By Rodrigo Alonso | April 20, 2021

In February 2021, Christie's auction house sold a digital work by Mike Winkemann, popularly known as Beeple, for the sum of $ 69.3 million, making the almost unknown author the third most sought-after living artist in the world, after David Hockney and Jeff Koons. The news shook the art scene. Not only because of the exorbitant amount obtained by Everydays: The First 5000 Days (2021) - the work in question - but, mainly, because of its immaterial nature and because of the implications of the event in a possible reconfiguration of the art system and some of its more established values.


Digital and intangible

            The work is composed of a set of images that the artist created over 13 years and uploaded to his Instagram account. These images were shared for free and continue to be available in the app. What the buyer acquired was an NFT (Non Fungible Token), a digital instrument that ensures that he is the sole owner of the “original” work, even though it may be reproduced indefinitely on or off the networks. The main objective of this instrument is to create an “artificial scarcity”, that is, to transform into unique or limited something that in essence could be replicated incessantly.

            The NFTs are hosted on the Blockchain system, the huge global and decentralized database that supports the cryptocurrency market; Hence, the artistic productions supported by this system are called crypto art. Like bitcoins and ethereums, NFTs have no material basis. No collector who owns a work of crypto art will be able to display it on the walls of his home, in his office or in a private museum. Like billionaires in bitcoins, at most you can proclaim the value of your possession or host it in an application on your cell phone, although the first crypto art museums are beginning to appear on the Internet.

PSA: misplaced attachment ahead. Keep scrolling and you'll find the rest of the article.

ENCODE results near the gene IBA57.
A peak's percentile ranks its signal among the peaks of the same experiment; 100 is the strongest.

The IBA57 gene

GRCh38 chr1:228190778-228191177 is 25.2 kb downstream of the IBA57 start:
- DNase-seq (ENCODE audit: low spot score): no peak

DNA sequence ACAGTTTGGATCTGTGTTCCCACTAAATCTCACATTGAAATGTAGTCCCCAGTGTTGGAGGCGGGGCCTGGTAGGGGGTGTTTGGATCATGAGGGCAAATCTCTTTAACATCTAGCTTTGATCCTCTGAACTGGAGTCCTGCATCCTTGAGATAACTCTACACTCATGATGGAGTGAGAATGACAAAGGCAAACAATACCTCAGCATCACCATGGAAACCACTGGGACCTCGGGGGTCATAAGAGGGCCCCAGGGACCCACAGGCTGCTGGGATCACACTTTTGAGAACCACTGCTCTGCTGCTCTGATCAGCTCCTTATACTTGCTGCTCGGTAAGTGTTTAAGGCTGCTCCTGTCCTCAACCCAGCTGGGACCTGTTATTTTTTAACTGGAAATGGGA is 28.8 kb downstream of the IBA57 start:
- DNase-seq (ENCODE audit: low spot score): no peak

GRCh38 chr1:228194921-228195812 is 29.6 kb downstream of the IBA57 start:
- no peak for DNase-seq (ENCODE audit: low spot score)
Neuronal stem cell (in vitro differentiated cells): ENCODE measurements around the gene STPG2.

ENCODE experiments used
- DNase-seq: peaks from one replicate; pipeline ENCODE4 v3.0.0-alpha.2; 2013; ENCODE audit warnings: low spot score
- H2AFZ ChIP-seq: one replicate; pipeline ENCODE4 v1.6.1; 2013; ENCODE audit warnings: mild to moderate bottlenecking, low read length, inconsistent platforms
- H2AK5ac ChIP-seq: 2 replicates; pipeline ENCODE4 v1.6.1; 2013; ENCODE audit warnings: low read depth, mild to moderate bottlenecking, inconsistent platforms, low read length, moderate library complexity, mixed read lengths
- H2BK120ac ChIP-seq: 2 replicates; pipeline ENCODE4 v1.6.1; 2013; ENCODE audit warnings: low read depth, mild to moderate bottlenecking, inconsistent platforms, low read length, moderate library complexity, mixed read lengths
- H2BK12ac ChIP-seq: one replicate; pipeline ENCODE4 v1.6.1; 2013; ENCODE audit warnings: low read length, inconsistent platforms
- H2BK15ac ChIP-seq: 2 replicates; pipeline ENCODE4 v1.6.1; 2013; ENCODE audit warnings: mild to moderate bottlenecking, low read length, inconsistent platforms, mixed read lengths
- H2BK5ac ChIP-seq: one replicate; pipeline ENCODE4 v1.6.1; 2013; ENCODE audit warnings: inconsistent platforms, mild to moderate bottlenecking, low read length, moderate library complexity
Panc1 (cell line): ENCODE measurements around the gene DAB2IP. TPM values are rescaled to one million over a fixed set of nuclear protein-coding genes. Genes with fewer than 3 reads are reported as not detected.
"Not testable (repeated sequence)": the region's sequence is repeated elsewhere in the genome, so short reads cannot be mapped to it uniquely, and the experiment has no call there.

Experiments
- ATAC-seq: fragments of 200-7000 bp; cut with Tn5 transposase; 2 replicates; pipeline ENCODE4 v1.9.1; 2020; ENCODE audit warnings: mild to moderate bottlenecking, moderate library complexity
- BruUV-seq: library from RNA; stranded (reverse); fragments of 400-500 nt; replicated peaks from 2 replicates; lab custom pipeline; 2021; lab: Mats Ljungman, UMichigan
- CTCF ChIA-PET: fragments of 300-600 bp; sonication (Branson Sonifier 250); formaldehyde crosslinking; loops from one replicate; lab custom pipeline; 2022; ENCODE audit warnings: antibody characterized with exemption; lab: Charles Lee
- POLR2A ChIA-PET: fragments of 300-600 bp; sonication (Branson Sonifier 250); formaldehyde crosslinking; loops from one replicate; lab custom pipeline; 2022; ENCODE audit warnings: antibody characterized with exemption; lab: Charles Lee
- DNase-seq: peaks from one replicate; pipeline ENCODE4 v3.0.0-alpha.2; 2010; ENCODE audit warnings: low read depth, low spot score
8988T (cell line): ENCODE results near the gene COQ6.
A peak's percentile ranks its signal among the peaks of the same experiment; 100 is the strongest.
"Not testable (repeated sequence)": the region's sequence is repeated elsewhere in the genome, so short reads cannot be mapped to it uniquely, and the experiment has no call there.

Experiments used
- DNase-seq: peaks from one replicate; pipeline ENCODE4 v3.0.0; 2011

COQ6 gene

This radical immateriality would have perplexed the founders of conceptualism, who in the 1960s produced non-object works in order to avoid the commodification of art. However, the most curious thing here is that NFTs are basically market artifacts. Its value is not aesthetic, creative or artistic but economic, although, paradoxically, it is based on a traditional rule of the art market: an NFT is worth whatever one is willing to pay for it.


The pleasure of owning nothing

            The Everydays auction ... started with a base of $ 100 and lasted for ten days. According to Christie's reports, 64% of the bidders were Millennials or members of Generation Z, that is, people under 40 years of age. The final buyer, known by the pseudonym Metakovan, is a 32-year-old Indian entrepreneur who founded Metapurse, an investment fund aimed at financing and producing crypto art.

            Ages are not an accessory data, as crypto art - like cryptocurrencies - is embraced primarily by digital natives. For other generations it is more difficult to accept the existence of aesthetic productions devoid of all objectuality. Immateriality is a kind of leap of faith for NFT lovers, and to prove it, the group of financiers Injective Protocol bought Banksy's work, Morons [White] (2006), for $ 95,000, and incinerated it to transform it in a token. The video recording the action, uploaded to YouTube, includes a manifesto encouraging artists to abandon the production of physical works.